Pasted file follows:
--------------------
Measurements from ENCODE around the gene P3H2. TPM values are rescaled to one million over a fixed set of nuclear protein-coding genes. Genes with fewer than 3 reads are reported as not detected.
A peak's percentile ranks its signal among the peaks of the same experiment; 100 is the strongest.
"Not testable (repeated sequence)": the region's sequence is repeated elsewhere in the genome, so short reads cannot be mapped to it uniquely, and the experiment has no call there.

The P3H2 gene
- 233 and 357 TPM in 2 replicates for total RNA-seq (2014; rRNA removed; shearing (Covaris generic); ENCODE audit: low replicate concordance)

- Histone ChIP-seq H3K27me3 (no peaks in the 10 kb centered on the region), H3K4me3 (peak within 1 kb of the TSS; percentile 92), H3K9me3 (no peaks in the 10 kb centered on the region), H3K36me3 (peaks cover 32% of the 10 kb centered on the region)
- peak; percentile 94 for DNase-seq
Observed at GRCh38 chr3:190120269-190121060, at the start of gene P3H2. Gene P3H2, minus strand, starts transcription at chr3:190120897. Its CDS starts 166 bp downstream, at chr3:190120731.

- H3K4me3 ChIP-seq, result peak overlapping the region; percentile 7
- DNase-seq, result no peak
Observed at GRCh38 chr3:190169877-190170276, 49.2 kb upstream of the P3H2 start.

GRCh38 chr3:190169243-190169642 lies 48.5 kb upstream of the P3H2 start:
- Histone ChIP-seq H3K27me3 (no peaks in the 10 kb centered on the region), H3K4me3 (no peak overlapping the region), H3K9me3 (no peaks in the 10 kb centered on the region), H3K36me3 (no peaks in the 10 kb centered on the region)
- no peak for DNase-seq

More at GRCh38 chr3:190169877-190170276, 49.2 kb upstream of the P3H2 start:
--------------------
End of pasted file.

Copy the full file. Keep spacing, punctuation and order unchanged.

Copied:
Measurements from ENCODE around the gene P3H2. TPM values are rescaled to one million over a fixed set of nuclear protein-coding genes. Genes with fewer than 3 reads are reported as not detected.
A peak's percentile ranks its signal among the peaks of the same experiment; 100 is the strongest.
"Not testable (repeated sequence)": the region's sequence is repeated elsewhere in the genome, so short reads cannot be mapped to it uniquely, and the experiment has no call there.

The P3H2 gene
- 233 and 357 TPM in 2 replicates for total RNA-seq (2014; rRNA removed; shearing (Covaris generic); ENCODE audit: low replicate concordance)

- Histone ChIP-seq H3K27me3 (no peaks in the 10 kb centered on the region), H3K4me3 (peak within 1 kb of the TSS; percentile 92), H3K9me3 (no peaks in the 10 kb centered on the region), H3K36me3 (peaks cover 32% of the 10 kb centered on the region)
- peak; percentile 94 for DNase-seq
Observed at GRCh38 chr3:190120269-190121060, at the start of gene P3H2. Gene P3H2, minus strand, starts transcription at chr3:190120897. Its CDS starts 166 bp downstream, at chr3:190120731.

- H3K4me3 ChIP-seq, result peak overlapping the region; percentile 7
- DNase-seq, result no peak
Observed at GRCh38 chr3:190169877-190170276, 49.2 kb upstream of the P3H2 start.

GRCh38 chr3:190169243-190169642 lies 48.5 kb upstream of the P3H2 start:
- Histone ChIP-seq H3K27me3 (no peaks in the 10 kb centered on the region), H3K4me3 (no peak overlapping the region), H3K9me3 (no peaks in the 10 kb centered on the region), H3K36me3 (no peaks in the 10 kb centered on the region)
- no peak for DNase-seq

More at GRCh38 chr3:190169877-190170276, 49.2 kb upstream of the P3H2 start: